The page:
An extensive passive margin was formed in the Triassic along the periphery of Arabia, including the Tauric carbonate platform. This event is related to the opening of the Mesozoic Tethys when a number of microcontinents split off from Gondwana. Triassic extension and continental rifting resulted in the formation of a structural pattern which is uniform from the Dinarides to Oman. It includes the following elements: (1) shelf, (2) continental slope, (3) deep basin probably with a floor of attenuated sialic crust, (4) inner carbonate platform. In the Jurassic-Cretaceous stable conditions prevailed, influenced only by eustatic oscillations of the sea level. Turbidites accumulated on the continental rise while cherts and radiolarites were deposited in the deep basins (Hawasina, Pichakun, Antalya, Pindus) below the CCD level. Sedimentation on the shelf was controlled by north-northeast transverse tectonic elements which also continued across the passive margin, dividing it into a number of segments. Collision with an island arc led to obduction of the oceanic crust, deformation of the passive margin and overthrusting of its sedimentary cover onto the Arabian shelf. Obduction and deformation lasted for about 10 m.y. and created a new tectonic pattern with concentric structural zones surrounding the Arabian promontory. These zones include: (1) the flysch basin—a remnant of the closing Tethys; (2) an uplift—a site of periodical emergence and erosion, corresponding to the frontal part of the ophiolitic nappes; (3) the Border furrow—a depocenter of low-energy calcareous marls, (4) the Arabian shield constantly emerged during the Tertiary. Tectonic deformation of these zones caused by the collision of Arabia with Eurasia began prior to the Early Miocene and it is still going on. Data on Afghanistan demonstrate that its central part (the Gelmend-Argandab and Kabul blocks) belonged during the Paleozoic and Early Mesozoic to the continental shelf of India.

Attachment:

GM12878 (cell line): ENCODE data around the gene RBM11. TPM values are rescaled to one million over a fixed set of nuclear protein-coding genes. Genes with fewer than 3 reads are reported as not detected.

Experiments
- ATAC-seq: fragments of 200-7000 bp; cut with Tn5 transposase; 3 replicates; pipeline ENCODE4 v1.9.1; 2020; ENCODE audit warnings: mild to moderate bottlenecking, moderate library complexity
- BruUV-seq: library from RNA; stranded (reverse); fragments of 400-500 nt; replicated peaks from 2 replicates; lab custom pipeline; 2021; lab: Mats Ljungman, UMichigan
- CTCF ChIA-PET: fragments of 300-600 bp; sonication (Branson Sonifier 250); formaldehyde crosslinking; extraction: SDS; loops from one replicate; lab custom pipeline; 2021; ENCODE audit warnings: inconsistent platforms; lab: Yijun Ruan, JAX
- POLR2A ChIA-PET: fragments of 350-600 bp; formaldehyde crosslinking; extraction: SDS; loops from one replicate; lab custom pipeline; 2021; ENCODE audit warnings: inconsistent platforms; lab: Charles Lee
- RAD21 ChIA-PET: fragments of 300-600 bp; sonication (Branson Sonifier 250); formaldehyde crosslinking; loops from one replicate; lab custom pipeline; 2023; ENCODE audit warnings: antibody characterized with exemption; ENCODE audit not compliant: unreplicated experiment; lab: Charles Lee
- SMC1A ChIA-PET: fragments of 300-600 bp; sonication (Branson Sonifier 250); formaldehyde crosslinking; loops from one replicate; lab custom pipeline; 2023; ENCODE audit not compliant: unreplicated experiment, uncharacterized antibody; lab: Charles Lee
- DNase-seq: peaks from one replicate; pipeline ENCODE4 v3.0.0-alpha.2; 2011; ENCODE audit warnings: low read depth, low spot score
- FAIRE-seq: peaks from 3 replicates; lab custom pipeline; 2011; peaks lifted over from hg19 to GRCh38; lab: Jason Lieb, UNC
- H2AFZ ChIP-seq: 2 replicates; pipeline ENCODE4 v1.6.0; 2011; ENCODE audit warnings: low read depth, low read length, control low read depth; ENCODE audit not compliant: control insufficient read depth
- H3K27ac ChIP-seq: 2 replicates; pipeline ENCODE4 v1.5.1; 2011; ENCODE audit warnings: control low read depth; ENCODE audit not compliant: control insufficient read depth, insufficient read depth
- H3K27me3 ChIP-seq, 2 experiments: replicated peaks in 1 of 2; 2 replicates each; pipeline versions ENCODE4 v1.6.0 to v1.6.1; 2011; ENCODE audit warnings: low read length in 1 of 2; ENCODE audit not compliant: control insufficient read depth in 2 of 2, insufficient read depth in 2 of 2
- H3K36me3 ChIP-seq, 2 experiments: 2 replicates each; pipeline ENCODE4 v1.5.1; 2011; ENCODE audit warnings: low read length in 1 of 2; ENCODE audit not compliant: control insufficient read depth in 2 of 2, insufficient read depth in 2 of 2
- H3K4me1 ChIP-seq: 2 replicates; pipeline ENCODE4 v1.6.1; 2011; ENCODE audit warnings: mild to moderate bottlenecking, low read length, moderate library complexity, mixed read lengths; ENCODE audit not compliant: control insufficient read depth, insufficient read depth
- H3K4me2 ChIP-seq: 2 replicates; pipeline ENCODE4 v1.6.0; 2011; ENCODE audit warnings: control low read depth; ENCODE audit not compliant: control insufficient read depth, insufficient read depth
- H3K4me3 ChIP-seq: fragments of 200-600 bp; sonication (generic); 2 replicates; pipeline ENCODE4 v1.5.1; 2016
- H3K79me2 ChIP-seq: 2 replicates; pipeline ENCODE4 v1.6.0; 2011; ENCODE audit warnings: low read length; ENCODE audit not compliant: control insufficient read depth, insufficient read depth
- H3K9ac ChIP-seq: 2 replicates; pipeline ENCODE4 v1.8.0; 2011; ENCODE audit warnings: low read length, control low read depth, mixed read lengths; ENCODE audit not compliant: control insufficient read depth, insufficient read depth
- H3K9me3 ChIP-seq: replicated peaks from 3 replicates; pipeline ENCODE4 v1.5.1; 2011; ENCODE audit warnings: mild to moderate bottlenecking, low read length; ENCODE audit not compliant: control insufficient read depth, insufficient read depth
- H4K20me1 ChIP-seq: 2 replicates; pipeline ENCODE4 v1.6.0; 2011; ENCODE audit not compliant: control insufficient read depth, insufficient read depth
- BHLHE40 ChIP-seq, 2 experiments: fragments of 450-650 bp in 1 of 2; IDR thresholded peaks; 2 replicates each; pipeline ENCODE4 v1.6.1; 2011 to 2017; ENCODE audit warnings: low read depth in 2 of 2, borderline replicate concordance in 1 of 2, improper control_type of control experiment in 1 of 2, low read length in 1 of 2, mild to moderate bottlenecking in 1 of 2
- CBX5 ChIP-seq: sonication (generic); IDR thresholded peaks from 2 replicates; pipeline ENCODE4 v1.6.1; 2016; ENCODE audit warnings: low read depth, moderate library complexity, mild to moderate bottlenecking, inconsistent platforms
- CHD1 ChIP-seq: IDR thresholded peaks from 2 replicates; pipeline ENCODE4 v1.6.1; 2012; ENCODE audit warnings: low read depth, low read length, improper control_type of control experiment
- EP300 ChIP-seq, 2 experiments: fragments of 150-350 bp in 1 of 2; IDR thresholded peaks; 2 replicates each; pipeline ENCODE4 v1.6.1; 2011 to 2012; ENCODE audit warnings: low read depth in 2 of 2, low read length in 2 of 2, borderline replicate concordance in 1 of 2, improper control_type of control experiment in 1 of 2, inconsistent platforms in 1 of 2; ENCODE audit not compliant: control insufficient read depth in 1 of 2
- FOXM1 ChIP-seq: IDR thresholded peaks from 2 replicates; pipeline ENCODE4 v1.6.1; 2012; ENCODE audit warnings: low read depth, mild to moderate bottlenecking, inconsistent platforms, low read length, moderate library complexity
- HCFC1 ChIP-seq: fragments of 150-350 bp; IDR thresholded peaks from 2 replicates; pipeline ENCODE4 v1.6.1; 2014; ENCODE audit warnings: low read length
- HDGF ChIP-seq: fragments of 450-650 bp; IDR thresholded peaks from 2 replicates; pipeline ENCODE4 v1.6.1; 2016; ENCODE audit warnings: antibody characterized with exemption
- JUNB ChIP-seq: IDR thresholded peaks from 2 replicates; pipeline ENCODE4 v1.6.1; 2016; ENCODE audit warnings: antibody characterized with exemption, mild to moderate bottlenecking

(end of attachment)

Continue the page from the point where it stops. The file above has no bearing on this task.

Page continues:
2. Crustal structure of the Hecataeus Rise (eastern Mediterranean) deduced by marine gravity and marine magnetic modelling

    NASA Astrophysics Data System (ADS)

    Dehghani, Ali

    2016-04-01